The Authors Guild expressed its “grave concerns” about the bill, in a letter to three members of the New York legislature, as it “has the potential to cause great harm to our society’s knowledge-base and to stifle speech,” as it would make it difficult for authors “to write without restraint about public figures,” who may threaten to file a right of publicity suit to stifle speech critical of them.
A well-managed right of publicity is a golden egg
The law is not clear enough

A work thus exempted “that includes a commercial use and replicates the professional performance or activities rendered by an individual” would not have been exempt “where the replication is inextricably intertwined with the right of publicity of such individual,” subject, however, to the First Amendment and section eight of article one of the New York state constitution protecting freedom of expression. What does “inextricably intertwined” mean? Your guess is as good as mine…

Owners or employees of any medium used for advertising which would have published or disseminated an individual's right of publicity would not have been liable unless established that “they knew the unauthorized use was prohibited by [the New York statutory right of publicity]. Would owners and employees only benefited from this immunity if they did not know the use to be unauthorized and that such unauthorized use was prohibited by law, or would the knowledge that the use was unauthorized been enough? It is difficult to say.

Let’s hope that the bill will be written again in a more precise way, and that its scope will be narrowed. We’ll keep you posted.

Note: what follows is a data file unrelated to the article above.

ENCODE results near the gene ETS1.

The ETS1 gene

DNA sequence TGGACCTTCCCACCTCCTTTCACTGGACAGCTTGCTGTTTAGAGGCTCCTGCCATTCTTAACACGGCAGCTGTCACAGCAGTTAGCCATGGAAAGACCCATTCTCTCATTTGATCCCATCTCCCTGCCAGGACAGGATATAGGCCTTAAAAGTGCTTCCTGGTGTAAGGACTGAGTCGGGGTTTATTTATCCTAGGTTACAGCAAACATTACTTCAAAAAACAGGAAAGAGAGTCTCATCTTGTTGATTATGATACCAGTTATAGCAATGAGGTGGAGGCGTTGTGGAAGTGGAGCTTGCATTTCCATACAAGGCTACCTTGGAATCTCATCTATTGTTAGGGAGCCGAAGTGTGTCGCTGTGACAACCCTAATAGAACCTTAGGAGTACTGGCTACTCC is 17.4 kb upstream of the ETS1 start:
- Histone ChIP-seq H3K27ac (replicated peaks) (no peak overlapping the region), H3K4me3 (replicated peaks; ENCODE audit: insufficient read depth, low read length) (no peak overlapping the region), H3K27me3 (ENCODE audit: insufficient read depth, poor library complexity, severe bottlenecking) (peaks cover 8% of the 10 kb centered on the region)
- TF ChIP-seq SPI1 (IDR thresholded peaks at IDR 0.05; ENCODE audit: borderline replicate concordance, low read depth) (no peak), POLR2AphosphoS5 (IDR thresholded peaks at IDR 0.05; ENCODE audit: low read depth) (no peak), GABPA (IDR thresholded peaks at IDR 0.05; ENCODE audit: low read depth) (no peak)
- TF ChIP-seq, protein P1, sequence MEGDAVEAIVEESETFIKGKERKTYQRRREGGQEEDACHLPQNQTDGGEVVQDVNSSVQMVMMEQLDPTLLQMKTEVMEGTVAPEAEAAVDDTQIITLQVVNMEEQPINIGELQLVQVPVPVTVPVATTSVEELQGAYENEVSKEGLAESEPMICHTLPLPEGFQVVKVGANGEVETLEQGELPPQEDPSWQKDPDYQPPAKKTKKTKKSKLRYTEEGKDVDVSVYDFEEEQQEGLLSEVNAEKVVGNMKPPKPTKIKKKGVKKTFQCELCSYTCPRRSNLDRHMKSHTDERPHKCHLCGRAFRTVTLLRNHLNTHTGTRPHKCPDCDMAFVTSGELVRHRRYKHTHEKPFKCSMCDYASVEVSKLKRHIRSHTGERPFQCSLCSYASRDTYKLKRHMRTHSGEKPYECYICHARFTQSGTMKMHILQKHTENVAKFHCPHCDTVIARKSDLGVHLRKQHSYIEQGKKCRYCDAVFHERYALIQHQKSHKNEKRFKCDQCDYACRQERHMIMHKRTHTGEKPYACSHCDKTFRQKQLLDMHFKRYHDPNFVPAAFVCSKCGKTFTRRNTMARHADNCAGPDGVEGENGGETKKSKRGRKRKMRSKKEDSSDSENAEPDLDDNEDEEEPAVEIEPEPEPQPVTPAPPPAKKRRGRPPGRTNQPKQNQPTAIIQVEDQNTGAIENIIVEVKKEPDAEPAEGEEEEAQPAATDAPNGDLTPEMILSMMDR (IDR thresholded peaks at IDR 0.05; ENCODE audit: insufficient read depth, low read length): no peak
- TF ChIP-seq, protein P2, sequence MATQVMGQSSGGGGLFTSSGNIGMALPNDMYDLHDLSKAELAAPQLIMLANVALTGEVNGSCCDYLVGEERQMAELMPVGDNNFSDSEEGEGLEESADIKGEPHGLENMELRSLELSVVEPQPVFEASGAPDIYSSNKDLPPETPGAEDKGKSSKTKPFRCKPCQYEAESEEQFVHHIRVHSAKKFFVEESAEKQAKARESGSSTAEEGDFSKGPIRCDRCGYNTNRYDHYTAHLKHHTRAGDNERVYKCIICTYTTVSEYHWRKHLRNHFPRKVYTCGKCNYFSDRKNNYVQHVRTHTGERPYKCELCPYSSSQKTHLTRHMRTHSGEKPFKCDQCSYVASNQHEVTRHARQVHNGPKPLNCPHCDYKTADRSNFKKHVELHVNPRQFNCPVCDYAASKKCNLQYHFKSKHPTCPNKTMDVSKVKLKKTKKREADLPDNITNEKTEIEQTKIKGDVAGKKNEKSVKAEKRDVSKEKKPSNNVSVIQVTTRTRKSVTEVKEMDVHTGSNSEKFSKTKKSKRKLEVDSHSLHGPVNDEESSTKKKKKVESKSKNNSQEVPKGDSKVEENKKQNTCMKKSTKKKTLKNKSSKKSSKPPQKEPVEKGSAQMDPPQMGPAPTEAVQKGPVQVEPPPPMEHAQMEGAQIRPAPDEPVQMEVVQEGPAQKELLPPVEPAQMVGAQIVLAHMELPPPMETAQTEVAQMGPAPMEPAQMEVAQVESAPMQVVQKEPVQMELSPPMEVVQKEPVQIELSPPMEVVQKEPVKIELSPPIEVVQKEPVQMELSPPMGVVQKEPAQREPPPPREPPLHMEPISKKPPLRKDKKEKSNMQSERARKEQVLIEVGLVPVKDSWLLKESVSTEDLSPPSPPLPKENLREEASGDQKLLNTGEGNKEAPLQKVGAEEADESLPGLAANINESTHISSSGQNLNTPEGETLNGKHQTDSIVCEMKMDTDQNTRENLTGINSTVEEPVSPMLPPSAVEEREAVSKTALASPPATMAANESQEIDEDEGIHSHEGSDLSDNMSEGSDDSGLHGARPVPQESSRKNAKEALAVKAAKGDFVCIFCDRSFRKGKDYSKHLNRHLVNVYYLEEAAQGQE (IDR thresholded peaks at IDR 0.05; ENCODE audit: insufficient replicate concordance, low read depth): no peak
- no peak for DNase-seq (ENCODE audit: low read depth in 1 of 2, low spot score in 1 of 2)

Image of Japanese building courtesy of Flickr user antjeverena under a CC BY-SA 2.0 license.
Image of eggs is courtesy of Flickr user Karen Roe under a  CC BY 2.0 license.

3 comments:

Unknown said...

Randomly, the japanese in the photo says "Brand King Royal".

Joshua Graubart said...

The Japanese sign is for a discount luxury-brand store in Tokyo. The sign reads "burando o roiaru" or "Brand King Royal." Much more than Lohan's "v-sign" - which, coincidentally, is as common a feature of Japanese snapshot poses as smiles are in the West - founder Morita Tsutomu's outrageous pompadour probably would qualify as a unique "characteristic."

More on Morita and Brand King Royal at http://www.japantimes.co.jp/life/2007/07/15/to-be-sorted/bulbous-hair-gives-brand-king-a-head-start/#.WWZMeoTyvIU

Marie-Andree Weiss said...

Thank you so much for the translation, Unknown and Joshua!
Joshua, thank you for the additional comment and link, much appreciated! So, there is a link with Elvis... I was not sure.